Evidence from Rodchenkov that has already turned Vladimir Putin‘s Russia into international sporting outcasts continues to be used in cases against athletes along with data from his former laboratory in Moscow.

“Putin, he is quite logical. He separates opposition in two ways — enemies … betrayers,” Rodchenkov said. “I am falling in the betrayers’ category and all betrayers should be beheaded, cut, dead. So there is no doubt that he wants me to be dead.”

It has not deterred him from documenting his life story in “The Rodchenkov Affair: How I Brought Down Putin’s Secret Doping Empire,” revisiting how he conspired with his country to corrupt sports and then tries to show contrition by turning star witness.

Rodchenkov was the brains behind the Duchess cocktail of anabolic steroids and cover-up that turned Russia into a medal machine at the home Olympics in Sochi in 2014, topping the standings with 13 gold medals before disqualifications.

Russian spies ensured the Duchess would not be detected in doping tests as FSB agents used a hole in the wall of the Sochi laboratory to swap out the dirty samples with clean urine at night.

“For me, it was the end of doping control,” Rodchenkov said. “If we can do it, why others cannot?”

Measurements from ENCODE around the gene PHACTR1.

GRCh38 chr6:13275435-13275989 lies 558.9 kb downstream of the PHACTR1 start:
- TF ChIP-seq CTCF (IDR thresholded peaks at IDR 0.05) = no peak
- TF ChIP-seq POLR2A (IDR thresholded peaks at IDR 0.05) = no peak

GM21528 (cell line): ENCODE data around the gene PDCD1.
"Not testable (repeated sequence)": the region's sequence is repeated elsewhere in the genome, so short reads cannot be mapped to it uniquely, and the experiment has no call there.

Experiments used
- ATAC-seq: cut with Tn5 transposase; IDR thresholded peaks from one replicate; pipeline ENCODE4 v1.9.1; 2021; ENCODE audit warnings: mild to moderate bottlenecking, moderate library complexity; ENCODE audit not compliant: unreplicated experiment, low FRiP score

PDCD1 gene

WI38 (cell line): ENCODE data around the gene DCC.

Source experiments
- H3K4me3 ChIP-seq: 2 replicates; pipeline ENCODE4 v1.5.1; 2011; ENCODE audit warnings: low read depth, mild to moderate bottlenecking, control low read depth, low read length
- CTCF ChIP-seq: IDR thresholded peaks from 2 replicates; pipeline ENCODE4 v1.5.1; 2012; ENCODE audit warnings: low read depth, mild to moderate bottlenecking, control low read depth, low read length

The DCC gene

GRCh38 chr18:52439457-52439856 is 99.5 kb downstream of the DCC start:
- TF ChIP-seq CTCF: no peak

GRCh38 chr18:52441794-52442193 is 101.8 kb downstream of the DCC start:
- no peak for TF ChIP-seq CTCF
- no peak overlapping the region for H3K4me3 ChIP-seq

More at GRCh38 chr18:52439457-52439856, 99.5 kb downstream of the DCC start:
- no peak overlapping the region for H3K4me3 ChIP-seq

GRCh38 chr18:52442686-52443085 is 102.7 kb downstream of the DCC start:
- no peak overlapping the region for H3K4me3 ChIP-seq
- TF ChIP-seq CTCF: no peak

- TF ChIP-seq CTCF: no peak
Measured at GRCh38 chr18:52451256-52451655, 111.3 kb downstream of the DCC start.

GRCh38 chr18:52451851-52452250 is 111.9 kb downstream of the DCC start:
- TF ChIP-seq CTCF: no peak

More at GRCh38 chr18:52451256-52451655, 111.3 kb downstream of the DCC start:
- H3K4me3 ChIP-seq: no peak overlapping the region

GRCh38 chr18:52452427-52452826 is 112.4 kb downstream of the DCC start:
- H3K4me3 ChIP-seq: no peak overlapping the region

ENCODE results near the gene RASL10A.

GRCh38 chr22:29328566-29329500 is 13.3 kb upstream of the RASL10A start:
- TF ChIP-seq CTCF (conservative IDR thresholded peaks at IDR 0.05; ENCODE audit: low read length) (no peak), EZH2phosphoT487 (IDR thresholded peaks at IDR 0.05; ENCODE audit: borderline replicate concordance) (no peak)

The doping cover-up extended beyond the Winter Olympics, into the Summer Games, Paralympics, world track and field championships and every major sport.

Some Russians were barred from competing at the 2016 Rio de Janeiro Summer Games and 2018 Pyeongchang Winter Games as the International Olympic Committee remains opposed to blanket bans on countries.

So Russian athletes can still compete on the international stage if they can show they are clean, despite a four-year ban from major international sporting events being imposed on the nation last year for a fresh cover-up, including tampering with data gained from Rodchenkov’s former lab in Moscow.

“Sport is a part of Putin’s politics and showing to the West how good Russia is,” Rodchenkov said. “You cannot trust Russia. You cannot trust the certification authorities, and (anti-doping) laboratories cannot be allowed to be restored within the foreseeable future.”

Especially now, according to Rodchenkov, following constitutional changes allowing Putin to run for two more six-year terms, in 2024 and 2030,

“Until 2036,” Rodchenkov said, “no trust.”

But why now trust Rodchenkov as he presents a virtuous image at odds with his deep collusion with the state to cheat?

“When you are laboratory director and you have 50 employees and you are reporting to your high ups at the ministry, I could not even think about morals,” he said, dismissing concerns about any long-term damage to the health of athletes he allowed to be pumped with steroids.

“It’s extremely debatable and still ungrounded,” he said. “We see the generation who is now in the end of their lives of 70s and 80s, which are still … in a good physical condition after steroid programs.”

Go back four decades and Rodchenkov was starting out in a Soviet system learning how to manipulate doping controls.